Upswing in banks Oct-Dec capital base

The capital base of the country’s banking sector increased significantly in the final quarter of the calendar year 2014 despite shortfalls witnessed by six banks, mostly state-run ones.

The total eligible capital, generally known as actual capital of the country’s banking sector, rose by more than 10 per cent to Tk 717.54 billion (Tk 71754 crore) during the bbOctober-December period of the last calendar year from Tk 649.33 billion in the previous quarter, according to the Bangladesh Bank (BB) statistics, reports the Financial Express (FE).

“The capital base of banking sector improved significantly as provisioning shortfall decreased during the period under review following a sharp fall in classified loans,” a senior official of the central bank told the FE on Sunday.

All banks’ provisioning shortfall came down to Tk 7.96 billion in the Q4 of the last calendar year from Tk 28.96 billion in the preceding quarter while the amount of non-performing loans (NPLs) fell by more than 12 per cent to Tk 501.56 billion from Tk 572.91 billion, the BB data showed.

The central banker also said loan recovery and recapitalisation also contributed to the improvement of the overall capital base.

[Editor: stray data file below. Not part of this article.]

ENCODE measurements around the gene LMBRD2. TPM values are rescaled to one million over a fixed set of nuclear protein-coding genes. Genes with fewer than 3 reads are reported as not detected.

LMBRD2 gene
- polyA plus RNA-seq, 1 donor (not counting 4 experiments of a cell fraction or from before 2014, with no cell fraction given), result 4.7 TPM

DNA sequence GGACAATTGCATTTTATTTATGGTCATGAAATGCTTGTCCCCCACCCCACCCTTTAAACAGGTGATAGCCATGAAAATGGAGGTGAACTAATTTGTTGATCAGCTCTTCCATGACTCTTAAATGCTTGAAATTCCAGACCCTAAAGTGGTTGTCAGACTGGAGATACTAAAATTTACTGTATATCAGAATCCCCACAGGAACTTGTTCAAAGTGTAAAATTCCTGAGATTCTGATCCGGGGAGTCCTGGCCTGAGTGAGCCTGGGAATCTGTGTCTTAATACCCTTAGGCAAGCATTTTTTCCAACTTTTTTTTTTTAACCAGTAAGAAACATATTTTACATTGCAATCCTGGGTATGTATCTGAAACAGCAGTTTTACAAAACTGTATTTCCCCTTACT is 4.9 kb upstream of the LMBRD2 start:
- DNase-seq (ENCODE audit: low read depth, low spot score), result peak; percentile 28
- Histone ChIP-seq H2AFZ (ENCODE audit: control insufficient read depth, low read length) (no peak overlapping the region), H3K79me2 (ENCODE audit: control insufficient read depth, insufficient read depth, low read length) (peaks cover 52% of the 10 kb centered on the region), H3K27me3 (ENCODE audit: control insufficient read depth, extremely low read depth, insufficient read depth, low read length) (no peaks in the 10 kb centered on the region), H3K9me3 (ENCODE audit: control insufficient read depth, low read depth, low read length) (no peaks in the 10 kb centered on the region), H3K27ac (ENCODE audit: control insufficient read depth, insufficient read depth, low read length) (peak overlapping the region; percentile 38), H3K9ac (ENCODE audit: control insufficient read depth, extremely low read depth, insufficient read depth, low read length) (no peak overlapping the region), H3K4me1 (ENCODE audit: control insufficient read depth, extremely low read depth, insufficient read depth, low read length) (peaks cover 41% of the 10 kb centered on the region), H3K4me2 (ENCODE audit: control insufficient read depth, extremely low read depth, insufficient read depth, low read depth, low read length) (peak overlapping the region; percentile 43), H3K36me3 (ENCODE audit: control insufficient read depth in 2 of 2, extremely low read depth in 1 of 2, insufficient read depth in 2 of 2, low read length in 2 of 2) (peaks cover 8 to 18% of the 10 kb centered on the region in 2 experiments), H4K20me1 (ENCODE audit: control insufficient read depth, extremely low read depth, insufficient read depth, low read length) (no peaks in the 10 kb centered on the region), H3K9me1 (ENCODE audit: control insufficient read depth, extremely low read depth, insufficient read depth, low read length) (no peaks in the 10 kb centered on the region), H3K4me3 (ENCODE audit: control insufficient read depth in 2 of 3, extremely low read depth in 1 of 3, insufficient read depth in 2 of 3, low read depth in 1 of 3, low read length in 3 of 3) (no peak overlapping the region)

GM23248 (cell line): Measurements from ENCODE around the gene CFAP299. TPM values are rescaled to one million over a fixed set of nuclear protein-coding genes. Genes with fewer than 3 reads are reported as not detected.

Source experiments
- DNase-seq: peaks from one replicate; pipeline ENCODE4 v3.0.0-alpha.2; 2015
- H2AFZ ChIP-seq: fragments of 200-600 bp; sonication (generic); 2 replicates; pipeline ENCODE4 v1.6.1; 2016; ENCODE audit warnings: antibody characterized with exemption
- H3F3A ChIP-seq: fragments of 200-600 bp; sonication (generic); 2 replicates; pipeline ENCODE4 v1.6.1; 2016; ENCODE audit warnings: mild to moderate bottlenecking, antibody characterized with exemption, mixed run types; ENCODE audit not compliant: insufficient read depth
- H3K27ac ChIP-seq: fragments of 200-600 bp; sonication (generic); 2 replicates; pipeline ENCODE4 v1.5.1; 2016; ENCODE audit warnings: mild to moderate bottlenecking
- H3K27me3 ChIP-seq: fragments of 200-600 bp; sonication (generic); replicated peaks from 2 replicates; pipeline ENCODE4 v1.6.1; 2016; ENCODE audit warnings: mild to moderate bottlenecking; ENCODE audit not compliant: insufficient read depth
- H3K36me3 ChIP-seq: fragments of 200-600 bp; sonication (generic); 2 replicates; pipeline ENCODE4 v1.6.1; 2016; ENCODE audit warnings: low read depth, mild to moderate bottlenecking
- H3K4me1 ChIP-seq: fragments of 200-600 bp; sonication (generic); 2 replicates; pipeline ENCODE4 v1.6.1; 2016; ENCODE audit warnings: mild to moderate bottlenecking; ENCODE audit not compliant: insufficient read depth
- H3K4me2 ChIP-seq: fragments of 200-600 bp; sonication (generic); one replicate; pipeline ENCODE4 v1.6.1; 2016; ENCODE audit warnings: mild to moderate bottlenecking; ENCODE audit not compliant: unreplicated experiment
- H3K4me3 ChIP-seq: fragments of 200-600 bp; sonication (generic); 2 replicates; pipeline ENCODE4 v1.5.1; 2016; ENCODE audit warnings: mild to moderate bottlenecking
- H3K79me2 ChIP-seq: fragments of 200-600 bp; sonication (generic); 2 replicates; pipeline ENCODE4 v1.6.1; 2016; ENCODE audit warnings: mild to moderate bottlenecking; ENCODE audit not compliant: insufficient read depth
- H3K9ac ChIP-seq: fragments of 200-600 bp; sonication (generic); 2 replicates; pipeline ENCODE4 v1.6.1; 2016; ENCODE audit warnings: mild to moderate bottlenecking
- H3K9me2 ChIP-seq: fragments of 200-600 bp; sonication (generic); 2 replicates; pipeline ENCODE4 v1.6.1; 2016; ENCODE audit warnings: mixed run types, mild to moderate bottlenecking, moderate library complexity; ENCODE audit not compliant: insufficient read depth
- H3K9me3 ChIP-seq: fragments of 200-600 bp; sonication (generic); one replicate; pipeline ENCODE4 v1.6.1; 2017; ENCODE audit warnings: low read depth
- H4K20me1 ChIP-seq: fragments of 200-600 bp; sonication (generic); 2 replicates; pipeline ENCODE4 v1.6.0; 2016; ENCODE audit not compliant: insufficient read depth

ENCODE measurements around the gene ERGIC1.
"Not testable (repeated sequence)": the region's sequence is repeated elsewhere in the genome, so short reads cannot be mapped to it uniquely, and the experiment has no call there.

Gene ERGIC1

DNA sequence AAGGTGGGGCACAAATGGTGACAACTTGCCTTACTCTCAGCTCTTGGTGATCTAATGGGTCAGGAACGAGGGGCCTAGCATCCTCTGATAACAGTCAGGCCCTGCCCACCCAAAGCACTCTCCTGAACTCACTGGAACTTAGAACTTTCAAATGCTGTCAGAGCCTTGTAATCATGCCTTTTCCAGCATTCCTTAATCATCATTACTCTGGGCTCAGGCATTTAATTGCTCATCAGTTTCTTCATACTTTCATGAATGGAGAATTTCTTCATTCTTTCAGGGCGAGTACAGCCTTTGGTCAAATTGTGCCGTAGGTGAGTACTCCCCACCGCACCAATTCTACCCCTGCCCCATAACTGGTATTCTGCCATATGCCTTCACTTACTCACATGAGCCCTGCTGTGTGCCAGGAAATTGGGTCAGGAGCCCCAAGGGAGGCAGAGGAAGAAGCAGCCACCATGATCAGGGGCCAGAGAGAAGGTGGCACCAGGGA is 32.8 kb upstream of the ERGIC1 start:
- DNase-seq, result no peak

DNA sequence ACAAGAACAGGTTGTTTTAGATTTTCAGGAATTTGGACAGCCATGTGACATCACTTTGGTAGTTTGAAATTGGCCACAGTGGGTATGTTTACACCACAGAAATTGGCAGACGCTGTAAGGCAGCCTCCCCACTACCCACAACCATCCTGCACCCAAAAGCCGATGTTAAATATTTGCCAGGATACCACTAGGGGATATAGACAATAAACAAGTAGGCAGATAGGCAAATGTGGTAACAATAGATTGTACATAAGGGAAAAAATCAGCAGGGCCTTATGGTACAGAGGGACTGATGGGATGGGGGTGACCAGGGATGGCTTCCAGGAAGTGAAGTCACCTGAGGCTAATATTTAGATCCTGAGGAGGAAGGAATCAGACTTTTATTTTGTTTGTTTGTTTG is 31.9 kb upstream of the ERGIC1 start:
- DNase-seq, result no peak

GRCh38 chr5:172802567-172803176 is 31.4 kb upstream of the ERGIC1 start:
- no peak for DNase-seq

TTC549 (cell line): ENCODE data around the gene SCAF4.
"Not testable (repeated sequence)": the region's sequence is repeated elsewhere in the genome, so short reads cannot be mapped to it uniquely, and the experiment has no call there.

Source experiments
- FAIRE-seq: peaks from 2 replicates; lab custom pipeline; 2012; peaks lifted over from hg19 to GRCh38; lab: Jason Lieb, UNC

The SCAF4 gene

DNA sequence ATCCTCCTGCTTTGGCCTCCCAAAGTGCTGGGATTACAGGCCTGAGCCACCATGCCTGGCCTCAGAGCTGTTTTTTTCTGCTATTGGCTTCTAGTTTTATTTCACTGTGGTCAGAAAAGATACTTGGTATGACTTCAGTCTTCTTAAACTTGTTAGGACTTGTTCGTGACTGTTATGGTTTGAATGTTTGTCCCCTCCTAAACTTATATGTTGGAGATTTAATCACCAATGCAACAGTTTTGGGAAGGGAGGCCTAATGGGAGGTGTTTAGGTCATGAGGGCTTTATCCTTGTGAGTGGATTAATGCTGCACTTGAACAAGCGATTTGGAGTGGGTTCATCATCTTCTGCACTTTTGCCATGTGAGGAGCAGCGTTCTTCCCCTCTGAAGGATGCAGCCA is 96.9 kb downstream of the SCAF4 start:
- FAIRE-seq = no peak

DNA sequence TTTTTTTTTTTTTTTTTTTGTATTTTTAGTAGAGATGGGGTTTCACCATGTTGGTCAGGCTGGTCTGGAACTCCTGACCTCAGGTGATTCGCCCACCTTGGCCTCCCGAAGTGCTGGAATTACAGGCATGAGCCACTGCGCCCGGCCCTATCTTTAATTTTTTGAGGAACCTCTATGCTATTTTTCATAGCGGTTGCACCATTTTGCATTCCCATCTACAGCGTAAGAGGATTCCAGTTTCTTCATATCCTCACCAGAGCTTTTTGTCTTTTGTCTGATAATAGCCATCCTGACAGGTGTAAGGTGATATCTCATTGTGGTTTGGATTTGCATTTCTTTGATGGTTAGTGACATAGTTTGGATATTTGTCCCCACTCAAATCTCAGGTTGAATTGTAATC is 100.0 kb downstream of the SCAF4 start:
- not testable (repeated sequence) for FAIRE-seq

The recovery of classified loans rose to Tk 30.64 billion in the Q4 from Tk 21.20 billion in the previous quarter.

Besides, the government already provided Tk 15 billion to two state-owned commercial banks (SoCBs) in the form of recapitalisation support, the BB official explained.

On the other hand, the overall capital adequacy ratio (CAR) of all banks rose to 11.35 per cent in the Q4 of the last year from 10.57 per cent a quarter ago.

The overall capital surplus of the banking sector stood at Tk 40.69 billion in the Q4 up from the Tk 10.96 billion capital shortfall in the previous quarter.

Two SoCBs, two private commercial banks (PCBs) and two development finance institutions (DFIs) were on the list of those facing the capital shortfall during the Q4, according to the BB official.

“The six banks have faced a shortfall of capital mainly due to the higher volume of their classified loans,” the central banker noted.

The central bank earlier fixed the CAR at minimum 10 per cent considering the country’s overall risk factors in the banking sector.

Under the Basel-II provision, the standard requirement of CAR is minimum 8.00 per cent.

Bangladesh is now implementing the Basel-II accord to consolidate the capital base of banks in line with the international standards.

It has been prepared on the basis of three pillars: minimum capital requirement, supervisory review process and market discipline.

Three types of risks – credit risk, market risk and operational risk – have to be considered under the minimum capital requirement.